Multimedia article. Lateral lymph node dissection with preoperative chemoradiation for locally advanced lower rectal cancer through a laparoscopic approach

Tsuyoshi Konishi, Hiroya Kuroyanagi, Masatoshi Oya, Masashi Ueno, Yoshiya Fujimoto, Takashi Akiyoshi, Hidehiko Yoshimatsu, Toshiaki Watanabe, Toshiharu Yamaguchi, Tetsuichiro Muto
Surgical Endoscopy 2011, 25 (7): 2358-9

BACKGROUND: Lateral lymph node (LLN) dissection contributes to a decrease in local recurrence and prolongs survival in locally advanced lower rectal cancer patients as compared with total mesorectal excision (TME) alone [1, 2]. However, this procedure is also accompanied by increased bleeding and postoperative complications [3, 4]. Recently, laparoscopic TME has become a safe and feasible approach for lower rectal cancer even after preoperative chemoradiation [5-7]. Laparoscopic LLN dissection could be the next promising approach and could not only provide a survival benefit but also minimize bleeding and postoperative complications with enhanced visualization, as reported in gynecological and urological malignancies [8, 9].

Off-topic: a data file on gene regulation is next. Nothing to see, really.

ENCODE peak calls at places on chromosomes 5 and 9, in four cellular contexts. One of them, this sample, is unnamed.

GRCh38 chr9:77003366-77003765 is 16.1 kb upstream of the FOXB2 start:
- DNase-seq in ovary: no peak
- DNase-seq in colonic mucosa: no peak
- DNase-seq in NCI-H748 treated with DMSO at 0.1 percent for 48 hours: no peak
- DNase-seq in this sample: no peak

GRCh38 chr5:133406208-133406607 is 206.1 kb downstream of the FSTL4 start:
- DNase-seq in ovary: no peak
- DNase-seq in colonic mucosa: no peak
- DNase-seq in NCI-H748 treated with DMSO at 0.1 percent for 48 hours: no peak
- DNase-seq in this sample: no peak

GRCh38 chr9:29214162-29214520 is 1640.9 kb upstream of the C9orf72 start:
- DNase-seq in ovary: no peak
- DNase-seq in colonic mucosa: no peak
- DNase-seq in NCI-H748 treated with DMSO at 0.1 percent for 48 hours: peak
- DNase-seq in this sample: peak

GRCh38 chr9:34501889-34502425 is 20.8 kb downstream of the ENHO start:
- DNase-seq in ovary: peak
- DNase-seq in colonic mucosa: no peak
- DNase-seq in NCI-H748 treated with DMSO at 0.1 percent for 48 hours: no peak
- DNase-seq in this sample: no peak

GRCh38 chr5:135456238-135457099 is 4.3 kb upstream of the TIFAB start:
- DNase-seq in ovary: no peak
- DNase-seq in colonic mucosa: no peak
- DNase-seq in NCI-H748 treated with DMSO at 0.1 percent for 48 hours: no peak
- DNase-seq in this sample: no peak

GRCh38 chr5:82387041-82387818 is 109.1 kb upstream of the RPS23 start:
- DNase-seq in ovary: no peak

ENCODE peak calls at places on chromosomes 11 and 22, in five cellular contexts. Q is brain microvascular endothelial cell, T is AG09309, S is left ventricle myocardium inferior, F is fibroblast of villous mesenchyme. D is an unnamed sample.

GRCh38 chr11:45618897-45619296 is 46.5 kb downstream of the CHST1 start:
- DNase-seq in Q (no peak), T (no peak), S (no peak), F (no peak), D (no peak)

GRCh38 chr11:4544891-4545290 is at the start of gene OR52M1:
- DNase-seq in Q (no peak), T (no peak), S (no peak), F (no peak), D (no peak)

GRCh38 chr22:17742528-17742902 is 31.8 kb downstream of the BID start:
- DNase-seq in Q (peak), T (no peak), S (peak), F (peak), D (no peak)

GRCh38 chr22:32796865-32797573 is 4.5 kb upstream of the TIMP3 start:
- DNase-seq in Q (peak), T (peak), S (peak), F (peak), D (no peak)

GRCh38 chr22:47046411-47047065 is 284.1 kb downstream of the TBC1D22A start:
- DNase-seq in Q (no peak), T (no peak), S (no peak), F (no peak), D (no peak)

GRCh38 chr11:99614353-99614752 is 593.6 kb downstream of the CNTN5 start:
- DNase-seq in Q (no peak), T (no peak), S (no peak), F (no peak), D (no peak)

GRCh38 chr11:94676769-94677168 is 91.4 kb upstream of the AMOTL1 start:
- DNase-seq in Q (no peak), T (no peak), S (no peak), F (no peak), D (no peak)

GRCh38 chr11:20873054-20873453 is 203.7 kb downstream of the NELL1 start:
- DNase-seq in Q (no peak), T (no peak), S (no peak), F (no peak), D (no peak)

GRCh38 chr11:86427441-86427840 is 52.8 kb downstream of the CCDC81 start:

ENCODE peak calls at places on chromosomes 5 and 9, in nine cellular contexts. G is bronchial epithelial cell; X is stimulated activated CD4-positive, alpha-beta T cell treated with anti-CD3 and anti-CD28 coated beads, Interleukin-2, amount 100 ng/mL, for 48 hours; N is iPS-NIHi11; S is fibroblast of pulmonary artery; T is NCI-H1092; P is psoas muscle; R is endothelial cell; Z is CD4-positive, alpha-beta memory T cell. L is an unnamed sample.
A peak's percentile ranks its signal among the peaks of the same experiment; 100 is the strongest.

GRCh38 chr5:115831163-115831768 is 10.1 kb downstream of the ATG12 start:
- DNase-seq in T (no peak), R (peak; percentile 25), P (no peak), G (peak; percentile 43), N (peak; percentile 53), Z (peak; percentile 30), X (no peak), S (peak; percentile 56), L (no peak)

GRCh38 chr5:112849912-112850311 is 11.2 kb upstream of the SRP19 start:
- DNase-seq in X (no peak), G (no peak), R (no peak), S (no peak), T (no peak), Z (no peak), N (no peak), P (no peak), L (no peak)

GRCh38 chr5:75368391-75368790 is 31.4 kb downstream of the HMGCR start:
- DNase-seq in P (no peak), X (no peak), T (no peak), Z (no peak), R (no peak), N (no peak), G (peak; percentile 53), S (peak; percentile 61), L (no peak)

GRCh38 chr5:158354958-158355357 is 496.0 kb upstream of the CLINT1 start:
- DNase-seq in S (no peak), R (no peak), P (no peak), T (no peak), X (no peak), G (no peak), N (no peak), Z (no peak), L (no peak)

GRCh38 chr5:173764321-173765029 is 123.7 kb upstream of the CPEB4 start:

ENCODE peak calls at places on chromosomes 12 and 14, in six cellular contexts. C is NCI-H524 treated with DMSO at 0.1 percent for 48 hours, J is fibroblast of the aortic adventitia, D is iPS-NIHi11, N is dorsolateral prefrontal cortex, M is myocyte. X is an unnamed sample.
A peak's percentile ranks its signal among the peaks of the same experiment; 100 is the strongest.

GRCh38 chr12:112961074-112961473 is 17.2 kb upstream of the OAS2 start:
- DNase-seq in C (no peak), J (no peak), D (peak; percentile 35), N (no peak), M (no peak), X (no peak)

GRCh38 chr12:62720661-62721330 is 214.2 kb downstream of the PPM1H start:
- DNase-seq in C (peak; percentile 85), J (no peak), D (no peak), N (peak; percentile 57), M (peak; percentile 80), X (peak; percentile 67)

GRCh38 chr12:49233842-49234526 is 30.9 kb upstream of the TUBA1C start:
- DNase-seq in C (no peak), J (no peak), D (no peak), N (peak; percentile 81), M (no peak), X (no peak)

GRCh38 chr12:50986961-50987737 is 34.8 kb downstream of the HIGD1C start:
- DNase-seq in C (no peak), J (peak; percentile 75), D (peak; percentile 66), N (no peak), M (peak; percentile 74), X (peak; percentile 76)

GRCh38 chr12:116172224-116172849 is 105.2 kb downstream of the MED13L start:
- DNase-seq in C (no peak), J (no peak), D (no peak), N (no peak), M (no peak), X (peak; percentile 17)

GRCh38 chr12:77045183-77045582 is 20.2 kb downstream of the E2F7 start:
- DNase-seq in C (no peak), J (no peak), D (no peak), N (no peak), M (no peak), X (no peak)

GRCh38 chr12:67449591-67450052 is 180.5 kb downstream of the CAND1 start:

METHODS: A total of 14 patients underwent laparoscopic LLN dissection with TME after preoperative chemoradiation. Our standardized procedure for LLN dissection is seen in the video. After completion of TME, as described previously [5, 6], the obturator nerve is identified between the external and internal iliac arteries and the obturator lymph nodes are dissected along this nerve to reach the obturator foramen. The internal iliac lymph nodes are dissected along the surface of the internal iliac vein, carefully preserving the pelvic nerve plexus.

RESULTS: The procedure was successfully accomplished in all cases without conversion to laparotomy. The median amount of bleeding and operative time were 25 (range=5-1190) ml and 413 (range=277-596) min, respectively. The median number of retrieved lymph nodes was 23 (range=14-33), and eight cases had metastasis in the retrieved LLNs. Postoperative recovery was excellent, with median time to flatus of 1 (range=1-2) day. Postoperative complications included three wound infections, one anastomotic leakage, and one presacral abscess, and all recovered without surgical intervention. There was no urinary dysfunction. After a mean follow-up of 17 (range=8-43) months, all 14 patients were alive without recurrence.

CONCLUSIONS: Laparoscopic LLN dissection can be safely conducted with minimal postoperative complications.

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